From a realistic point of view there must be a minimum speed in order to reach space in a suborbital spacecraft, let's say in a spaceplane. Like there's a first cosmic velocity (for orbit) and a 2nd cosmic velocity (escape velocity) the speed required to reach outer space is actually something like a cosmic velocity 0. Surely, a plane aiming to reach space (let's say an altitude of 55 mi / 88.5 km) needs to go supersonic and probably more than twice the speed of sound.

The SpaceShipOne reached Mach 2.9 and an altitude of 100.1 km in its first spaceflight, and Mach 2.92 and Mach 3.09 in its subsequent spaceflights. The SpaceShipTwo (VSS Unity) reached Mach 2.9 and 82.72 km in its first spaceflight and Mach 3 and 89.9 km in its 2nd one. It seems to me that in order to reach 55 mi altitude you need to go at more than Mach 2 or am I wrong?

I'm talking of rocket-powered planes of course, since it is unlikely to reach space by other means.

Sorry if the question has been asked already.

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    $\begingroup$ If you mean specifically a spaceplane, using fixed wing for lift, that speed will be the orbital speed (7.84838 km/s), by definition - Kármán line, the internationally recognized 'edge of space' altitude was calculated the altitude where an airplane, to sustain aerodynamic lift, would need to exceed orbital speed. $\endgroup$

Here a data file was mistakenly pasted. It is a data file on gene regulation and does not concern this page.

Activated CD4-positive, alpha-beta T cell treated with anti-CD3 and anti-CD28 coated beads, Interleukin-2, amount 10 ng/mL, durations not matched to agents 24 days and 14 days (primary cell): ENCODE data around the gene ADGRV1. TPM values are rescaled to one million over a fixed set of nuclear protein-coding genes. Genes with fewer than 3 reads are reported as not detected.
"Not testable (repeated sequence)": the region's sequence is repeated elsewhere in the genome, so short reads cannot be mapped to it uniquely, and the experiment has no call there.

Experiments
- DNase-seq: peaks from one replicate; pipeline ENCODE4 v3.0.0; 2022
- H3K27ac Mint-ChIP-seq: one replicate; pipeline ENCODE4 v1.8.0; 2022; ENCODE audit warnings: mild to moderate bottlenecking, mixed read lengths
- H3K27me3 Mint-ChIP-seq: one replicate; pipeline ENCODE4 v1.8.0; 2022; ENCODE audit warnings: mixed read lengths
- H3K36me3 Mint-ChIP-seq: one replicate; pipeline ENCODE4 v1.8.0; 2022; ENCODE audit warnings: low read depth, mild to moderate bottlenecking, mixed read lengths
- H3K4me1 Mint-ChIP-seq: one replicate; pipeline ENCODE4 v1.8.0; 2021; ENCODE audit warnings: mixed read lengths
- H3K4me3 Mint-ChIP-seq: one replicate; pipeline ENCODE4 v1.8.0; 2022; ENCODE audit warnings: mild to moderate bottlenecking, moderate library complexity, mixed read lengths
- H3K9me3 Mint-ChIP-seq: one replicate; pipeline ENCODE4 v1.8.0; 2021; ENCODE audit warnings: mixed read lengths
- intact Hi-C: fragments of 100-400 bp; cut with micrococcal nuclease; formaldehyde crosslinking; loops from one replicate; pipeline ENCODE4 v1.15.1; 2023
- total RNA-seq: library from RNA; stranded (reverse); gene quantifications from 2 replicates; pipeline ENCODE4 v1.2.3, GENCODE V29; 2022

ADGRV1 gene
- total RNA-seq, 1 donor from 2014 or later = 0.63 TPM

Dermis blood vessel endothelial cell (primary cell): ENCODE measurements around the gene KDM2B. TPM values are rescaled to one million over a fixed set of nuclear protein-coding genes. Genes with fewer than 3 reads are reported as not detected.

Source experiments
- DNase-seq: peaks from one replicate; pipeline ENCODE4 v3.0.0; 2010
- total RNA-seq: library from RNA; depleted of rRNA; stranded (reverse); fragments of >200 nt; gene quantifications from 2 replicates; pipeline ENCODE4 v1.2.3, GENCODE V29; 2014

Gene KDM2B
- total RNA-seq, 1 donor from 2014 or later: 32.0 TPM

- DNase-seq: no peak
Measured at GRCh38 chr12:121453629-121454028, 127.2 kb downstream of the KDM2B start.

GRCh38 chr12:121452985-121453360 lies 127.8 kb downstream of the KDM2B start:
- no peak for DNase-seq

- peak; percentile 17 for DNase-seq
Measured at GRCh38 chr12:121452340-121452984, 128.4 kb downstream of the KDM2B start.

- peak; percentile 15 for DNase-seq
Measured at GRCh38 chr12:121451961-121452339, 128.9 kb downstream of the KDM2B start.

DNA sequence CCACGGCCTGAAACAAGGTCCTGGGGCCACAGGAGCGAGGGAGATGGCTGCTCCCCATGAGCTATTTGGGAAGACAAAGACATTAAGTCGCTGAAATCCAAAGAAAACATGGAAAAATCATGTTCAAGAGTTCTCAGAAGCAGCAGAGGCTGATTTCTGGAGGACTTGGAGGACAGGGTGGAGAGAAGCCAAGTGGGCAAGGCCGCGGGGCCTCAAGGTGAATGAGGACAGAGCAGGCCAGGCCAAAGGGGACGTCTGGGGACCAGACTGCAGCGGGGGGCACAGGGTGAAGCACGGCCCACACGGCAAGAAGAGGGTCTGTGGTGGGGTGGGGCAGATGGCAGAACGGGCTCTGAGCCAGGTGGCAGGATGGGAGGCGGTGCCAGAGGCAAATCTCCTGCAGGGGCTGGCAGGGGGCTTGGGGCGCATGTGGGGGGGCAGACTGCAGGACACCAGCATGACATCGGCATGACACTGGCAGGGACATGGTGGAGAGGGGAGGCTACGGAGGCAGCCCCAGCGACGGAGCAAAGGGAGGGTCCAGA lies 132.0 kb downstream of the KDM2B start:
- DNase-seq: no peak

– SF.
    Jun 5, 2020 at 12:28
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    $\begingroup$ @SF OP is asking about suborbital flight. $\endgroup$ Jun 5, 2020 at 12:50
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    $\begingroup$ If you have an unlimited amount of fuel to expend you can do it at an arbitrarily low speed. In practice there are a lot of engineering/aerodynamics variables in play, so I don't think it's possible to give a really firm answer. $\endgroup$ Jun 5, 2020 at 16:13
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    $\begingroup$ @LoveForChrist No. Speed is not acceleration. If you are going 1 m/s upward, and have enough upward thrust to exactly balance Earth's gravity + air drag, you will continue to go up at 1 m/s until you pass the Kármán line. In practice you can't do it because you need an insane amount of fuel. $\endgroup$ Jun 5, 2020 at 16:39
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    $\begingroup$ @LoveForChrist That is for purely ballistic motion with no aerodynamic drag. If you had instant impulse from the ground then you would need 1.4 km/s. SpaceShipOne did not start from the ground, and it was not instant impulse. Because you are being a bit unclear about what is theoretically possible and what has been practically achieved, your question may be hard to answer. After all, if I lift my spaceplane to 100 km & then let it go, it needs go to at a speed of 0 m/s to get to space. $\endgroup$ Jun 5, 2020 at 18:11


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